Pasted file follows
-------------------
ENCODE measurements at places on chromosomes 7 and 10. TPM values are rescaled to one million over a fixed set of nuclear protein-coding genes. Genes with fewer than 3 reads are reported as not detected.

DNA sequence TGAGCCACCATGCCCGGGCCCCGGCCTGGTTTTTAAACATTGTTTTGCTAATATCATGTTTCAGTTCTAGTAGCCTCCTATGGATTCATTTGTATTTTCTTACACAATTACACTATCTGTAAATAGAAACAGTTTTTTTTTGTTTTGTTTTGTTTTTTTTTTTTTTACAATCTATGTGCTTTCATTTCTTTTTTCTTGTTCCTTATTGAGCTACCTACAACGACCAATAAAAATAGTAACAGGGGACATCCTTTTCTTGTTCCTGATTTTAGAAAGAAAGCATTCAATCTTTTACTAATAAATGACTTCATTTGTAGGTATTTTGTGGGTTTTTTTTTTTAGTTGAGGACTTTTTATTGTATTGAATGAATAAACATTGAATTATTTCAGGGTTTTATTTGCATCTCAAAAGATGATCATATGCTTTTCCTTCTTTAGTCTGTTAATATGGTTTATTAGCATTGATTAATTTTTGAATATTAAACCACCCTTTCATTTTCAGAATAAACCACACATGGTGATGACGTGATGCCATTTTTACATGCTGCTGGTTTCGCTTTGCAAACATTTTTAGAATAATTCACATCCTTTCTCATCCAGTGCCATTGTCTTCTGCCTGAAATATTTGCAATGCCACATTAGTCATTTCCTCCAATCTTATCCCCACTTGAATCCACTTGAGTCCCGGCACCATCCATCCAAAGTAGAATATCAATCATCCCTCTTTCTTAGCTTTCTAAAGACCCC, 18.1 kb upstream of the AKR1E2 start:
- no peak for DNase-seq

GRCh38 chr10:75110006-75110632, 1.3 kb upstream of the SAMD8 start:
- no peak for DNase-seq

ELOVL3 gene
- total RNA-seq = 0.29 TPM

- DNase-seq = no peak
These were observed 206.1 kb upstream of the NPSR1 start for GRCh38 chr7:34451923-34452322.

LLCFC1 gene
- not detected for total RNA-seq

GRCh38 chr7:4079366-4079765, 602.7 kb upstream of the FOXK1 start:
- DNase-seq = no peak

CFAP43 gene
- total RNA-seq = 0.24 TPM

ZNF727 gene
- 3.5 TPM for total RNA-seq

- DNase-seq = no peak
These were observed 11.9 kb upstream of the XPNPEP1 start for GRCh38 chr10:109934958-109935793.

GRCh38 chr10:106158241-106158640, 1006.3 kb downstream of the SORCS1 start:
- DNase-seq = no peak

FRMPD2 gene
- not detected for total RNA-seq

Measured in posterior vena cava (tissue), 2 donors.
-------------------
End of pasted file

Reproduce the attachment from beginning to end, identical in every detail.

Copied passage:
ENCODE measurements at places on chromosomes 7 and 10. TPM values are rescaled to one million over a fixed set of nuclear protein-coding genes. Genes with fewer than 3 reads are reported as not detected.

DNA sequence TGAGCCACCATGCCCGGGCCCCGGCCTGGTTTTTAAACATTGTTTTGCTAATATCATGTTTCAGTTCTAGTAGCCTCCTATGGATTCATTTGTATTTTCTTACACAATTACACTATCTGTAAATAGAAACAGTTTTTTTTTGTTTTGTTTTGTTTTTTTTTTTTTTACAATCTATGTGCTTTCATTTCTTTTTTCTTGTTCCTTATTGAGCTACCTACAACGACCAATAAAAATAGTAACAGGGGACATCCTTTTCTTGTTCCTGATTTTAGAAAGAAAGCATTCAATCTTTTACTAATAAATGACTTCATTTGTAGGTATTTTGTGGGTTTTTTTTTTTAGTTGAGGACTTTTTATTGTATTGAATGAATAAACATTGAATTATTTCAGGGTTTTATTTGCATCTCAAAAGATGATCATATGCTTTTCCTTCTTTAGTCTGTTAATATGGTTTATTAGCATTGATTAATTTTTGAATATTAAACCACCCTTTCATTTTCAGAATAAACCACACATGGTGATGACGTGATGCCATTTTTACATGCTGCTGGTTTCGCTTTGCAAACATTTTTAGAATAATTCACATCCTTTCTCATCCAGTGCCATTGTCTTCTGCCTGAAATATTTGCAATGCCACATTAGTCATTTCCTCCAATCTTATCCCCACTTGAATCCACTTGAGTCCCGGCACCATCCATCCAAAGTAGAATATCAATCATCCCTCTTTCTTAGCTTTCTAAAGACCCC, 18.1 kb upstream of the AKR1E2 start:
- no peak for DNase-seq

GRCh38 chr10:75110006-75110632, 1.3 kb upstream of the SAMD8 start:
- no peak for DNase-seq

ELOVL3 gene
- total RNA-seq = 0.29 TPM

- DNase-seq = no peak
These were observed 206.1 kb upstream of the NPSR1 start for GRCh38 chr7:34451923-34452322.

LLCFC1 gene
- not detected for total RNA-seq

GRCh38 chr7:4079366-4079765, 602.7 kb upstream of the FOXK1 start:
- DNase-seq = no peak

CFAP43 gene
- total RNA-seq = 0.24 TPM

ZNF727 gene
- 3.5 TPM for total RNA-seq

- DNase-seq = no peak
These were observed 11.9 kb upstream of the XPNPEP1 start for GRCh38 chr10:109934958-109935793.

GRCh38 chr10:106158241-106158640, 1006.3 kb downstream of the SORCS1 start:
- DNase-seq = no peak

FRMPD2 gene
- not detected for total RNA-seq

Measured in posterior vena cava (tissue), 2 donors.